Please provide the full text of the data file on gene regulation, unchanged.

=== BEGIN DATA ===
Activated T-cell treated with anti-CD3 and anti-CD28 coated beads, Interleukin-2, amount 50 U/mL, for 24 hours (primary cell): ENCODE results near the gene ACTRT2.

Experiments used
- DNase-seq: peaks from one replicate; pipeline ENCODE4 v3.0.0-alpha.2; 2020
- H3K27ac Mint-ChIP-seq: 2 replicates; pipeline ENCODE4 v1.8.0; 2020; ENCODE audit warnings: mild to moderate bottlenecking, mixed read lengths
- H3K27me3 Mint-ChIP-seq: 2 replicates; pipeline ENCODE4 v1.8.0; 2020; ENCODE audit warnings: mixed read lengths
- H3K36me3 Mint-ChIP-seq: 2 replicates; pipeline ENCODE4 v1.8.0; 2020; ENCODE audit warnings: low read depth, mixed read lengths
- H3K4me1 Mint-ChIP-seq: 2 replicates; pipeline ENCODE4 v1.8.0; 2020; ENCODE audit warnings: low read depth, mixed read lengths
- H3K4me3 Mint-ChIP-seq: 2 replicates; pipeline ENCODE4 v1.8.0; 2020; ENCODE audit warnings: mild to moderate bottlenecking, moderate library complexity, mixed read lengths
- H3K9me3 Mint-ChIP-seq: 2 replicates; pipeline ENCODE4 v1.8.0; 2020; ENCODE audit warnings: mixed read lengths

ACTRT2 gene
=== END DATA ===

Activated T-cell treated with anti-CD3 and anti-CD28 coated beads, Interleukin-2, amount 50 U/mL, for 24 hours (primary cell): ENCODE results near the gene ACTRT2.

Experiments used
- DNase-seq: peaks from one replicate; pipeline ENCODE4 v3.0.0-alpha.2; 2020
- H3K27ac Mint-ChIP-seq: 2 replicates; pipeline ENCODE4 v1.8.0; 2020; ENCODE audit warnings: mild to moderate bottlenecking, mixed read lengths
- H3K27me3 Mint-ChIP-seq: 2 replicates; pipeline ENCODE4 v1.8.0; 2020; ENCODE audit warnings: mixed read lengths
- H3K36me3 Mint-ChIP-seq: 2 replicates; pipeline ENCODE4 v1.8.0; 2020; ENCODE audit warnings: low read depth, mixed read lengths
- H3K4me1 Mint-ChIP-seq: 2 replicates; pipeline ENCODE4 v1.8.0; 2020; ENCODE audit warnings: low read depth, mixed read lengths
- H3K4me3 Mint-ChIP-seq: 2 replicates; pipeline ENCODE4 v1.8.0; 2020; ENCODE audit warnings: mild to moderate bottlenecking, moderate library complexity, mixed read lengths
- H3K9me3 Mint-ChIP-seq: 2 replicates; pipeline ENCODE4 v1.8.0; 2020; ENCODE audit warnings: mixed read lengths

ACTRT2 gene